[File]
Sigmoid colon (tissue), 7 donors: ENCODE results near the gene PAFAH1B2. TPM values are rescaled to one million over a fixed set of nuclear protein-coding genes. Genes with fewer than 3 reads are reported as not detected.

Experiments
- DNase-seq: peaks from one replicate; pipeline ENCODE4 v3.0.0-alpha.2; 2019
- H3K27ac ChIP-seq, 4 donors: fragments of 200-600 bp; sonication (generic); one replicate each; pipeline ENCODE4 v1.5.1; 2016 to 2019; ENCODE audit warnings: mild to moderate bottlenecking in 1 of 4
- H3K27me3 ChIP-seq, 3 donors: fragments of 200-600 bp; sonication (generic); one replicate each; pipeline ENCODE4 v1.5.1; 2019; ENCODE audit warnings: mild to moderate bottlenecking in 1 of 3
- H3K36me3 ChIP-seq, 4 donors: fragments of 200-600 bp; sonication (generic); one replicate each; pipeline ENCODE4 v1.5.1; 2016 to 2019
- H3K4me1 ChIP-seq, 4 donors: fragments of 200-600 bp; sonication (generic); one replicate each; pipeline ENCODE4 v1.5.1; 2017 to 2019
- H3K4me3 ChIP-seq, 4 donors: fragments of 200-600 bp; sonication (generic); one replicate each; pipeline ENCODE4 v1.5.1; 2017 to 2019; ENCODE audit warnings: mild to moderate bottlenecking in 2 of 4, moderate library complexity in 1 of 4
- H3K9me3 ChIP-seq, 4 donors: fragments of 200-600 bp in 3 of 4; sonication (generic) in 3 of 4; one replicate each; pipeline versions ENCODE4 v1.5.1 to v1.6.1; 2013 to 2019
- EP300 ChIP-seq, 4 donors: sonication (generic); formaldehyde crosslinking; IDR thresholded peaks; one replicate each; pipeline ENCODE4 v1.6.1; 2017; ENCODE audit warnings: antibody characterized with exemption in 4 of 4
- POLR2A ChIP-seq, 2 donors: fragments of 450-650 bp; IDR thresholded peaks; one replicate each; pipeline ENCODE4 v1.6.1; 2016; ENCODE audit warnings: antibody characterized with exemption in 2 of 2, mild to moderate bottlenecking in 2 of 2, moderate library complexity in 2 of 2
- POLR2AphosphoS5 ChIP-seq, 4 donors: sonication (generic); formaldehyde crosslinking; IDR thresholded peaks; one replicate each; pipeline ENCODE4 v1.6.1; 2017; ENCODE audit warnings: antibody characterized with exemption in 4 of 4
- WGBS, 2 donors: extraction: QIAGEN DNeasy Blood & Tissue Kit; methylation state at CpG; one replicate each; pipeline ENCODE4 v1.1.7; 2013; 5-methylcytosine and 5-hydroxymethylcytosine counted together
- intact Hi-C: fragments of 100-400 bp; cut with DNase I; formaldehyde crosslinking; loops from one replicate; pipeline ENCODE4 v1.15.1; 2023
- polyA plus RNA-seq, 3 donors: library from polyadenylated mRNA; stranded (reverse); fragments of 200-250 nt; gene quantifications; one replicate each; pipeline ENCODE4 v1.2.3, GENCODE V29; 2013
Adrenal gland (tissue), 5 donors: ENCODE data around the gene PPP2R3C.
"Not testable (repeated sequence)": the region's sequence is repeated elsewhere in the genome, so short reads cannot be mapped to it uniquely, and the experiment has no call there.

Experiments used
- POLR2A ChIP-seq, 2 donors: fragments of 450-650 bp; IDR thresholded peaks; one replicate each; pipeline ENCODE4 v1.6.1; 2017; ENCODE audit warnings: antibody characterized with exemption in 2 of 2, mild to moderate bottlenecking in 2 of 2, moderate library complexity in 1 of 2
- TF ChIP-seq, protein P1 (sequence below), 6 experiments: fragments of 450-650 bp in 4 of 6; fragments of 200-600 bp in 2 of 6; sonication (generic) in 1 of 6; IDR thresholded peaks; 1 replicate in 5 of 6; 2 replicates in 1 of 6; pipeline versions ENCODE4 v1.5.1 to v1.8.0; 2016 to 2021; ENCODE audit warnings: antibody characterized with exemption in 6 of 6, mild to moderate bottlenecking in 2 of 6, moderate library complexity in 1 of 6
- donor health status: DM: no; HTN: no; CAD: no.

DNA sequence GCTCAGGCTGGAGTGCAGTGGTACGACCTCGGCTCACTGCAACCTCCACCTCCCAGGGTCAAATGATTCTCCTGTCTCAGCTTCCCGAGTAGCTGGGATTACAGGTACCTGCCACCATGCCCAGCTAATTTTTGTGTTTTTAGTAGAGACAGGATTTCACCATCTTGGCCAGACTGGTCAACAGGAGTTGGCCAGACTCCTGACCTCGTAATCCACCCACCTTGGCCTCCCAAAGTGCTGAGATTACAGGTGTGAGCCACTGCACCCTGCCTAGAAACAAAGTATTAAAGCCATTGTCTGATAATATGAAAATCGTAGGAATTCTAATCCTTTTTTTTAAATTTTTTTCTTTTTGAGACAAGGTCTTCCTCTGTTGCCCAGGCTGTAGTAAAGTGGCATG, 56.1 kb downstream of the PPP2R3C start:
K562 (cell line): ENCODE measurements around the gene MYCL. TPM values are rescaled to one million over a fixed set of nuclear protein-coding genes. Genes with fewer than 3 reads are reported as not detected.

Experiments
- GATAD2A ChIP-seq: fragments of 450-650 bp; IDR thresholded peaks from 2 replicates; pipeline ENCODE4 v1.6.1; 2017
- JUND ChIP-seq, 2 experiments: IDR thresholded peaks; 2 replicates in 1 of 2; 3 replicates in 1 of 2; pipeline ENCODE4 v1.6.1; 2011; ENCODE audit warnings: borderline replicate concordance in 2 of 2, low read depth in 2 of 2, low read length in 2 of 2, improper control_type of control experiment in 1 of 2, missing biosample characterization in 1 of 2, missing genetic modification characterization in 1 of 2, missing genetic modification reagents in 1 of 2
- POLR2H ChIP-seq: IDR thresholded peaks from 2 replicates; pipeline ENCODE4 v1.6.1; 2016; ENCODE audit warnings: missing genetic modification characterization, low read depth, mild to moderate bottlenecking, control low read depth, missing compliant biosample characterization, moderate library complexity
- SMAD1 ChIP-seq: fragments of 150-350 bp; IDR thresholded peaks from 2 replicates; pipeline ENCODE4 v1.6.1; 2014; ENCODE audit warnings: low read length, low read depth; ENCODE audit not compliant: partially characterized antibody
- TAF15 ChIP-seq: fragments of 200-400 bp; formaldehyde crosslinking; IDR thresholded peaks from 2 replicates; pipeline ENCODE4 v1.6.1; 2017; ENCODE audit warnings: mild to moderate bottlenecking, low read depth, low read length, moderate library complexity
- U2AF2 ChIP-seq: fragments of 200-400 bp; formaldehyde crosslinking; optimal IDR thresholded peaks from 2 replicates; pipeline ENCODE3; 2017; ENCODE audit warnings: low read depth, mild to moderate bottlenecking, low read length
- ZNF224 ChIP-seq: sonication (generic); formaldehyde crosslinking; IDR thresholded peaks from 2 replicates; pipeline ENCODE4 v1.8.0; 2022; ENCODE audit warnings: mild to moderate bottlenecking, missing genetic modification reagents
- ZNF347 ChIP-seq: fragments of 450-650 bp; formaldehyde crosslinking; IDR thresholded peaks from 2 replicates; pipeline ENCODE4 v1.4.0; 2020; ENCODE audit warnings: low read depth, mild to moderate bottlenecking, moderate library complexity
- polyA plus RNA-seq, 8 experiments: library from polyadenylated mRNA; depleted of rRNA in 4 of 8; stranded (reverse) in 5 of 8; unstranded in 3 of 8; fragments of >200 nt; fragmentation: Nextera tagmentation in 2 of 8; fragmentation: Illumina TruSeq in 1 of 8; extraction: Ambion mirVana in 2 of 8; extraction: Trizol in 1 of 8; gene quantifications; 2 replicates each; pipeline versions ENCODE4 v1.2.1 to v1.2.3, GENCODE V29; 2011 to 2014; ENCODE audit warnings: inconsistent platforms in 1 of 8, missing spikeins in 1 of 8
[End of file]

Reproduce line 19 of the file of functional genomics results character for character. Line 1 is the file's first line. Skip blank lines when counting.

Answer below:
- POLR2A ChIP-seq, 2 donors: fragments of 450-650 bp; IDR thresholded peaks; one replicate each; pipeline ENCODE4 v1.6.1; 2017; ENCODE audit warnings: antibody characterized with exemption in 2 of 2, mild to moderate bottlenecking in 2 of 2, moderate library complexity in 1 of 2